Psoriasis & Psoriatic Arthritis
What is Psoriasis?
Psoriasis is a chronic skin condition characterized by red, scaly patches on the skin. The exact cause of psoriasis is unknown, but it is thought to involve an overactive immune system and genetics.
Symptoms of psoriasis can vary from person to person, but the most common signs include:
- Raised, red patches on the skin that may be covered with a silvery-white buildup of dead skin cells (scales)
- Itching or burning sensations in affected areas
- Dry, cracked skin that may bleed
- Thick, discolored nails
Treatment for psoriasis depends on the severity of the condition and the individual’s specific needs. Options may include topical creams and ointments, light therapy, and oral or injectable medications. In some cases, lifestyle changes such as stress management and avoiding triggers (such as certain foods or infections) may also help alleviate symptoms.
Why does psoriasis happen?
The exact cause of psoriasis is unknown, but it is thought to be related to an overactive immune system. In people with psoriasis, the immune system triggers an excessive amount of skin cell growth. Normally, skin cells grow and mature, then die and are replaced by new cells. But in people with psoriasis, the skin cells grow too quickly and accumulate on the surface of the skin, leading to the formation of red, scaly patches.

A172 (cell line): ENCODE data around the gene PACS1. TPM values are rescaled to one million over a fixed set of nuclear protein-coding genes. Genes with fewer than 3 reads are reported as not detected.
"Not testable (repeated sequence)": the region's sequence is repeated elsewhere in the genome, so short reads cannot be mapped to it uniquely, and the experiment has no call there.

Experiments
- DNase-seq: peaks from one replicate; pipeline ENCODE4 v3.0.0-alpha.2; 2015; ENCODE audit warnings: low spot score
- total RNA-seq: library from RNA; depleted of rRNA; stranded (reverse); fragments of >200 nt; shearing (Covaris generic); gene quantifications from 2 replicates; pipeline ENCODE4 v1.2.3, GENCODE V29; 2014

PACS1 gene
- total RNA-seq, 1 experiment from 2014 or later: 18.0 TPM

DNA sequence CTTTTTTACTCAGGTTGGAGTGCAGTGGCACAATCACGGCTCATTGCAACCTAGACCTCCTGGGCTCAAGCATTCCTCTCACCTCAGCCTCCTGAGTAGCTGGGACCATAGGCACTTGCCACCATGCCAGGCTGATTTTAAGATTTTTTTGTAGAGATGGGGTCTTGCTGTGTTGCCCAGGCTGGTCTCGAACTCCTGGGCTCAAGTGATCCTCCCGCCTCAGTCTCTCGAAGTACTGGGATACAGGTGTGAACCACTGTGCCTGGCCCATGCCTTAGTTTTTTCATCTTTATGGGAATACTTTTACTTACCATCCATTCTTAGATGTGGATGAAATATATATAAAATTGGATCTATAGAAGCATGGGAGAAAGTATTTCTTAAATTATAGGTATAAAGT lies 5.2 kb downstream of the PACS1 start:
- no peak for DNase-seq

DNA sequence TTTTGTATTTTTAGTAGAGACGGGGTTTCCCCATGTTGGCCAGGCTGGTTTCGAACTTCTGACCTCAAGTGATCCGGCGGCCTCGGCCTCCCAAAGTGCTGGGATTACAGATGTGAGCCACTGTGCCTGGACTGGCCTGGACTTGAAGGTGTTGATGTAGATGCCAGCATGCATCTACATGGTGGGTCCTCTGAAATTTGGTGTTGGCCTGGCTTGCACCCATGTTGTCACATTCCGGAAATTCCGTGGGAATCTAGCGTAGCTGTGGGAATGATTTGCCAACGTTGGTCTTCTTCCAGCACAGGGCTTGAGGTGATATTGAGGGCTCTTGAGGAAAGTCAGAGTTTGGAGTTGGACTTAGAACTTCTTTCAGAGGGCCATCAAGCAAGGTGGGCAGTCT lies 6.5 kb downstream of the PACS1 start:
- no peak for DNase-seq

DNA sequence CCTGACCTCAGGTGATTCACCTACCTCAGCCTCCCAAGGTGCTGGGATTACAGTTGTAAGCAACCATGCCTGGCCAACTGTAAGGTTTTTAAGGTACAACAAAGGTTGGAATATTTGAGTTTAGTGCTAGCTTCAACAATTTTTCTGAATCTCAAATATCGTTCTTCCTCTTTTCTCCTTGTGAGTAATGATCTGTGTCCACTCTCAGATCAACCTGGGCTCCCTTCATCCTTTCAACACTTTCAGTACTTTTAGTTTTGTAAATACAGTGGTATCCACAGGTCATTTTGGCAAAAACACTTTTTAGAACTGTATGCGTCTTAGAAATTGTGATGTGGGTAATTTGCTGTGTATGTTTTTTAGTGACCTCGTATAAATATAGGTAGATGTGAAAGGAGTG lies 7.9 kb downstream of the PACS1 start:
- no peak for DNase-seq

Several factors can trigger or worsen psoriasis, including:
- Infections, such as streptococcal sore throat
- Certain medications, including lithium, high blood pressure medications, and anti-malarials
- Cold, dry weather
- Injuries to the skin, such as cuts, scrapes, and sunburns
- Alcohol consumption
It is important to note that although these factors can trigger or worsen psoriasis in some people, they may not have the same effect on everyone. Additionally, not everyone with psoriasis will have the same triggers.
Different Kinds of Psoriasis
This is the most common type of psoriasis and is characterized by red, raised, and scaly patches (plaques) on the skin. The plaques are usually itchy and can be quite painful.